> So at a minimum there is a logical inconsistency that needs fixing.

I think you are correct that there is something wrong with 6.2(7), but it
doesn't have anything to do specifically with my example. It's just that this
wording needs to take derived limited types into account. Consider the example
that Tucker implied earlier:

    package P is
       type LP is limited private;
       procedure Prim (Param : in LP);
    private
       type LP is new Integer;
    end P;

LP surely is a by-copy type (by 6.2(3)), so Param is passed by copy. So, now
make a non-generic package:

    with P;
    package Q is
       type New_LP is new P.LP;
    end Q;

Now, Pascal says 6.2(7) says that New_LP is a by-reference type. So the
inherited Prim's Param is supposed to be passed by-reference. How are we
going to do that?? The original Prim is pass-by-copy! You can fake
pass-by-copy for a pass-by-reference parameter, but not the reverse.

Obviously something is wrong with 6.2(7), it wasn't updated to take
explicitly limited derived types into account.

> But I am seriously concerned that there might be other places in the 
> RM where we assumed that elementary types were not limited.  Someone 
> will have to look at all the usages of "limited" to see if making 
> Randy's example legal could cause trouble.

I think this is FUD. We've had types like LP in the example above in Ada
since the beginning of time, and the planet hasn't stopped turning (and
implementations haven't crashed, well at least not most of the time).
I can buy the idea that there may be latent bugs in this area (there
aren't many areas where I'd be surprised by latent bugs!), but I think
we should worry about them when we find them, not sooner.

****************************************************************

From: Randy Brukardt
Sent: Tuesday, May 27, 2008  6:57 PM

>> One of the "language design principles" Bob and I had was that 
>> generic formal privates and package privates were sort of "duals" of 
>> one another.
>> In a package private, the full type is given after the word 
>> "private."  In the generic formal private, the full type is the 
>> actual.

> I'm aware of the duality, and I remember reading the explanation in 
> some AARM note, but that still doesn't convince me that New_Lim is a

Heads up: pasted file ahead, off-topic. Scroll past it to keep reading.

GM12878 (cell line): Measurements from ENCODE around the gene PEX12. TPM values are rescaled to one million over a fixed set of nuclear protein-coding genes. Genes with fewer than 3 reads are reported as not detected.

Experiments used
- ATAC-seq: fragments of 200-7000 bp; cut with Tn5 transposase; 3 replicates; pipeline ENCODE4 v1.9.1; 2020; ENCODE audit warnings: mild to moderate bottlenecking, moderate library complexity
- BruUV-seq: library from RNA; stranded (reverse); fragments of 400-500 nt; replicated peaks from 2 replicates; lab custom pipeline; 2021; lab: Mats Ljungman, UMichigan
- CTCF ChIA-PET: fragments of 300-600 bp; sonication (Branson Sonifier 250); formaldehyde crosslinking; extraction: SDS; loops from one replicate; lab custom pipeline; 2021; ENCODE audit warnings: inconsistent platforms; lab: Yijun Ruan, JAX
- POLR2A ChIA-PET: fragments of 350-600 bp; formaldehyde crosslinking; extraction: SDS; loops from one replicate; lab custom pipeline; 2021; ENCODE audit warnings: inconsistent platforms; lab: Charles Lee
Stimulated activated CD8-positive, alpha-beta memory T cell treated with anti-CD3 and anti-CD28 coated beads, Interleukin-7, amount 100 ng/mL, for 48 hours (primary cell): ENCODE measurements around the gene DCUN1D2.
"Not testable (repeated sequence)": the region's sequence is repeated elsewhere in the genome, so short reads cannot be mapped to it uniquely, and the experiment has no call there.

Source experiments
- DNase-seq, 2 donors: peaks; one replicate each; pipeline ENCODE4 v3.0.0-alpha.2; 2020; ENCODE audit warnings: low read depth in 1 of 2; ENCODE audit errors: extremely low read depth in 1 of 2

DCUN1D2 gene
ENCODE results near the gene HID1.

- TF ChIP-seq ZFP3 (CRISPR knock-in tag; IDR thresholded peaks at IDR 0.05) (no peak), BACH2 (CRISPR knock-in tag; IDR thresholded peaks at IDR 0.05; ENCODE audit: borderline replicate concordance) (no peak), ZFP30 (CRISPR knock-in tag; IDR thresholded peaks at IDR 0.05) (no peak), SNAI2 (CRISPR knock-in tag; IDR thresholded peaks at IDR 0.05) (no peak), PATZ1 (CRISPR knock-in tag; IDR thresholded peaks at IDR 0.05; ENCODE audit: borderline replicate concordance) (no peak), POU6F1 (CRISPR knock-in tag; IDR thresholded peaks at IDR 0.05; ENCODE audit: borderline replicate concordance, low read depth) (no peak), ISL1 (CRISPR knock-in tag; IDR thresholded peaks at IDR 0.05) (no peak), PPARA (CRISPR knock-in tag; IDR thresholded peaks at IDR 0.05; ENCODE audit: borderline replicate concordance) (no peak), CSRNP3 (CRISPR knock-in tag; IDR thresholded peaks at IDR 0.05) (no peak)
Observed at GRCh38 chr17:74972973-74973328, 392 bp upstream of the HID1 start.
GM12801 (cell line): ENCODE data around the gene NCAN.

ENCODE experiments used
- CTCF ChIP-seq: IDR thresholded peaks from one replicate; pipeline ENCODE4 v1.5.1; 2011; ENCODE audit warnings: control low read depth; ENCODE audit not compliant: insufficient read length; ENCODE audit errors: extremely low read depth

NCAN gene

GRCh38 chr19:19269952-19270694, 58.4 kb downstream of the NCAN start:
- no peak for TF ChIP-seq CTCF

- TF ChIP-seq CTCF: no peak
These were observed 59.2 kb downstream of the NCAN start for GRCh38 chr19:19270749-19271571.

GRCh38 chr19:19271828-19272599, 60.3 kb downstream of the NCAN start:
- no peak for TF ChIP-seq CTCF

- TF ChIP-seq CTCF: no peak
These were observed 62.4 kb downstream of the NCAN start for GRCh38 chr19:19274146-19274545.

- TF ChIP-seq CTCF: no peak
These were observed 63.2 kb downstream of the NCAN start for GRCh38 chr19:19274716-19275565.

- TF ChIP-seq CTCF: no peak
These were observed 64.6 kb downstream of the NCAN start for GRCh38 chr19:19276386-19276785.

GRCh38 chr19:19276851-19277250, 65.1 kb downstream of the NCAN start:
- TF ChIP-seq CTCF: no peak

> private type (note that 6.2(7) doesn't even say "descended from a private type").

I suspect the situation is similar to that for "constrained partial view",
where derivation does not eliminate any privateness.

But in any case, I think this is all irrelevant: 6.2(7) is badly
broken (limited derived types should not be included). Simple as
that. (And thanks for finding it, Pascal, we've managed to miss the
problem for far too long).

****************************************************************

From: Tucker Taft
Sent: Tuesday, May 27, 2008  10:35 PM

How about if we change 6.2(7) to:

    * a record type with the reserved word limited in its definition;

Or:

    * an explicitly limited record type;

Doesn't that solve the problem?  I'm not sure what we had in mind when we
said "nonprivate" other than "record."

****************************************************************

From: Pascal Leroy
Sent: Wednesday, May 28, 2008  12:05 AM

Yes I think it works.

****************************************************************

From: Randy Brukardt
Sent: Wednesday, May 28, 2008  2:59 PM

> Doesn't that solve the problem?  I'm not sure what we had in mind when 
> we said "nonprivate"
> other than "record."

I think we (well, really you Ada 9x guys) just were trying to avoid defining
lots of new terms, and thus you didn't name "explicitly limited record type".
And this was a particularly bad way to describe explicitly limited record types
in Ada 95.

I just did a scan of the Ada syntax for uses of the word limited, and there
isn't any other types of interest that are covered by this wording: otherwise
there are various private and formal types (excluded already, or we surely want
them excluded), limited with (obviously irrelevant), derived types (new in the
Amendment), and explicitly limited records.

P.S. I never saw anyone actually agree or disagree with my analysis of the problem.
Besides wanting the reinforcement before I add this to the AI, the ego boost would
be nice, too. ;-) I was particularly interested how Pascal proposed to pass New_LP
parameters by reference to a routine that expects by-copy parameters. (Knowing the
answer to this would help implement shared generics!) I presume that you agree with
the existence of the problem since you're going on to solve it...

****************************************************************